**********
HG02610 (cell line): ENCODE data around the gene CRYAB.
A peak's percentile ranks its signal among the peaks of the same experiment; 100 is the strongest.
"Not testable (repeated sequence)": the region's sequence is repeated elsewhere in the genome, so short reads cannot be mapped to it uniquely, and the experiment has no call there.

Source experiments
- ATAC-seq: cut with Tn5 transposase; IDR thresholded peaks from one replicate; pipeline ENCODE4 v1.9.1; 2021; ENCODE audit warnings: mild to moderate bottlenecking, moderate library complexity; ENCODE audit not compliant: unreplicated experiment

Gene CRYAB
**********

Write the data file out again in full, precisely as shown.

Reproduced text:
HG02610 (cell line): ENCODE data around the gene CRYAB.
A peak's percentile ranks its signal among the peaks of the same experiment; 100 is the strongest.
"Not testable (repeated sequence)": the region's sequence is repeated elsewhere in the genome, so short reads cannot be mapped to it uniquely, and the experiment has no call there.

Source experiments
- ATAC-seq: cut with Tn5 transposase; IDR thresholded peaks from one replicate; pipeline ENCODE4 v1.9.1; 2021; ENCODE audit warnings: mild to moderate bottlenecking, moderate library complexity; ENCODE audit not compliant: unreplicated experiment

Gene CRYAB